When a delegation of the Azerbaijani government attended the International Conference on the EITI in London in June 2003, it officially joined the initiative. On 13 November of the same year, a government commission on the EITI was established by Cabinet of Ministers Decision No 224. On 13 May 2004, the NGO Coalition of Public Associations to Increase Transparency in Extractive Industries (hereafter, the EITI Coalition) was founded. The government signed a Memorandum of Mutual Understanding and started to cooperate with the EITI Coalition on the implementation of the EITI in Azerbaijan. As a result of joint cooperation, Azerbaijan was validated for the first time in the world in 2009 and gained the status of a compliant country.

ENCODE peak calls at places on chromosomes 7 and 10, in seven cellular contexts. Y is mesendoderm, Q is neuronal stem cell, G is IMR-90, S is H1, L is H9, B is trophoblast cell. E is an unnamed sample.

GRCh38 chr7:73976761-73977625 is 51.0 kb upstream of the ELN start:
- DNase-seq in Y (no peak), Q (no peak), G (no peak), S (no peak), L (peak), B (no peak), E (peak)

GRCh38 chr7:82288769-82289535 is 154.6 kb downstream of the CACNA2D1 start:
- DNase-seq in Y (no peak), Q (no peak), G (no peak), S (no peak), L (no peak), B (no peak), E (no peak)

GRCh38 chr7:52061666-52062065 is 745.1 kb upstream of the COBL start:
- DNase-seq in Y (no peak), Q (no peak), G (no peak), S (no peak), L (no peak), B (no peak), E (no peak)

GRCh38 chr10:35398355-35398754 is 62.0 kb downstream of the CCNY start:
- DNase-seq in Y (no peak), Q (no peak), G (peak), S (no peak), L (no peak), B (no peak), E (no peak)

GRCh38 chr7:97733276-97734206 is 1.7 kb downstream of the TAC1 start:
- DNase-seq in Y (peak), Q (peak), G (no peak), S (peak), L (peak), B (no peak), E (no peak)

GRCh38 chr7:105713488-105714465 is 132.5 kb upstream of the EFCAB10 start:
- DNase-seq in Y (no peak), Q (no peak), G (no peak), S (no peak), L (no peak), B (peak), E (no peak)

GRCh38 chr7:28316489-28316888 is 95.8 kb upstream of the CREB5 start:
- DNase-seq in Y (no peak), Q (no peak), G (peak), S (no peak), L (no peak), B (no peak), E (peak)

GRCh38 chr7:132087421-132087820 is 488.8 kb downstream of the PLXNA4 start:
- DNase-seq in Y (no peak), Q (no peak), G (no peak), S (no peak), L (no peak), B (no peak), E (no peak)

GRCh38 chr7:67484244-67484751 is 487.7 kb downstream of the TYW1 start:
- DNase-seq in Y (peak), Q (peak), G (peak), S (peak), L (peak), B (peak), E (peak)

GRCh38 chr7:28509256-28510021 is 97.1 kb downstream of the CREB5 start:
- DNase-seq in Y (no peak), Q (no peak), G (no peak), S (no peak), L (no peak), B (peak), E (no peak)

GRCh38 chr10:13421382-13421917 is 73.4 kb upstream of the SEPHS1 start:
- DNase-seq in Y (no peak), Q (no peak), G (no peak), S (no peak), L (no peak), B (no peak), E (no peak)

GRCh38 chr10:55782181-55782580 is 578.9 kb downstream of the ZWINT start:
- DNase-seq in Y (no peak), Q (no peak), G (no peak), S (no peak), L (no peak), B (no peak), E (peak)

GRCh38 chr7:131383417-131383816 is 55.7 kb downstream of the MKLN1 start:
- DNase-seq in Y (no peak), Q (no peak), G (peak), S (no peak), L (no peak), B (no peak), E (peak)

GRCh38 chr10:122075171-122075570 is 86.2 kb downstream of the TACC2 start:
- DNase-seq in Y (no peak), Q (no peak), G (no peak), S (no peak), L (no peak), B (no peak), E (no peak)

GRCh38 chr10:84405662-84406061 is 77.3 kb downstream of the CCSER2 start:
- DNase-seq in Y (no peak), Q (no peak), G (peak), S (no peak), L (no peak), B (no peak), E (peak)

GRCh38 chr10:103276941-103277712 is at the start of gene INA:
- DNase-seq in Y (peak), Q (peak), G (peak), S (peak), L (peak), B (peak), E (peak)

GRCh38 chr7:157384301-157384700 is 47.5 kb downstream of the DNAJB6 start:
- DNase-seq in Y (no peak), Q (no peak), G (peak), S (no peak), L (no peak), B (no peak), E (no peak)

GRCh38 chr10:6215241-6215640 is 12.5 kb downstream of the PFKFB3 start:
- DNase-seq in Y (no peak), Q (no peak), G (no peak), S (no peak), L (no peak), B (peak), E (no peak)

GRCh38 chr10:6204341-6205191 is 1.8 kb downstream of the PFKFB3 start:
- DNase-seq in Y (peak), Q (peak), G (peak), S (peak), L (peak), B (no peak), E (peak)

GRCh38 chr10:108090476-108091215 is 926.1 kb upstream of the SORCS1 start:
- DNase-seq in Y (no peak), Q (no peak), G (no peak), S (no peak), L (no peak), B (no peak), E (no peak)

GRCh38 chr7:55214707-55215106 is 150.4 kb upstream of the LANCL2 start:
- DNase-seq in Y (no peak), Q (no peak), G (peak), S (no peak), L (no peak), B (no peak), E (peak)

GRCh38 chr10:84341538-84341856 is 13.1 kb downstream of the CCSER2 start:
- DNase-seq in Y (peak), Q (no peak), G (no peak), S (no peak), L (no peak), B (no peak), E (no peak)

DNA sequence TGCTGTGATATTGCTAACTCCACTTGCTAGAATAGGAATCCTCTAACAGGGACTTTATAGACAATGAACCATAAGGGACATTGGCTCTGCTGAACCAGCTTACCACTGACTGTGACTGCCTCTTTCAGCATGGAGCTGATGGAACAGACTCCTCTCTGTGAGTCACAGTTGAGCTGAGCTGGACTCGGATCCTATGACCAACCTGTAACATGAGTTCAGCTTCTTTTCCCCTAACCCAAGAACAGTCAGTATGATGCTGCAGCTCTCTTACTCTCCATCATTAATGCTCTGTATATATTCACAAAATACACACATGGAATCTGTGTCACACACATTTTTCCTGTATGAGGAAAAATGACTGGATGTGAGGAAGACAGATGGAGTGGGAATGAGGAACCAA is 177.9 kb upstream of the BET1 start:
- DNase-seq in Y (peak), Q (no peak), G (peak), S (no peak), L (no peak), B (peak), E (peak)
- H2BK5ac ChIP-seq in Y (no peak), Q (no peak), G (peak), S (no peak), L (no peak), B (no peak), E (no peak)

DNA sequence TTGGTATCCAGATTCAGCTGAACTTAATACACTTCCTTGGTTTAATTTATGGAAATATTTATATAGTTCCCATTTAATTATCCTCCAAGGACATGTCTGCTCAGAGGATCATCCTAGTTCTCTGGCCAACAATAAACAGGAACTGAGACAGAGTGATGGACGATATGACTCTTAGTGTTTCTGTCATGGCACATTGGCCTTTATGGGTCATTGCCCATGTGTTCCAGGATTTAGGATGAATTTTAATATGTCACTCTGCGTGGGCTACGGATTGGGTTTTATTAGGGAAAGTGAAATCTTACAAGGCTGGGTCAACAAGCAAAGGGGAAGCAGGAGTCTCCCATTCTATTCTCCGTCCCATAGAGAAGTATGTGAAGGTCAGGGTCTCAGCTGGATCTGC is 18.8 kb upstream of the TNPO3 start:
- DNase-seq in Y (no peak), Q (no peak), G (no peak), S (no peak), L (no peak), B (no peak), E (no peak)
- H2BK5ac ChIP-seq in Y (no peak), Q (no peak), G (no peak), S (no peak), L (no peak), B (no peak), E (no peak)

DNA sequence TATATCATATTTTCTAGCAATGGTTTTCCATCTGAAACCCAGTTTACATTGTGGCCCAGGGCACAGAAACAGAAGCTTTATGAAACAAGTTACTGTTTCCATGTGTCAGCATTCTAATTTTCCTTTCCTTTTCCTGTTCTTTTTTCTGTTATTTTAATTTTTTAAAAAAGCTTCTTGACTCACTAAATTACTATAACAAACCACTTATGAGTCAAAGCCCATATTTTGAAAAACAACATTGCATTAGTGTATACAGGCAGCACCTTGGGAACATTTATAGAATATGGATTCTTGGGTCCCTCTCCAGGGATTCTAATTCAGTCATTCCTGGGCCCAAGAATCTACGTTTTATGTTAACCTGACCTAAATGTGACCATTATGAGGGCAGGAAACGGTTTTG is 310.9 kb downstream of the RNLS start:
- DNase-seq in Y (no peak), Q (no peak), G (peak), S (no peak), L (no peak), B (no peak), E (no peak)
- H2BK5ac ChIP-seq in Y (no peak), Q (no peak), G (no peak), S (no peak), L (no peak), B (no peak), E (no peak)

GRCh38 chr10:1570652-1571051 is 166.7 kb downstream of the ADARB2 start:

Azerbaijan, which declared an interest in the Extractive Industries Transparency Initiative eight years ago and joined the initiative as a pilot country, is one of the 11 compliant states among the 35 members around the world. The past eight years are considered to be an important period for this initiative. Before 2009, Azerbaijan was mentioned as one of the leading countries for its achievements in the implementation of the initiative. However, our country, which successfully passed the validation process in 2009, lost its lead in the EITI because of its failure to make significant changes at the international and regional level and contented itself with its achievements gained before 2009. Therefore, the implementation of the EITI in Azerbaijan can be divided into 3 stages.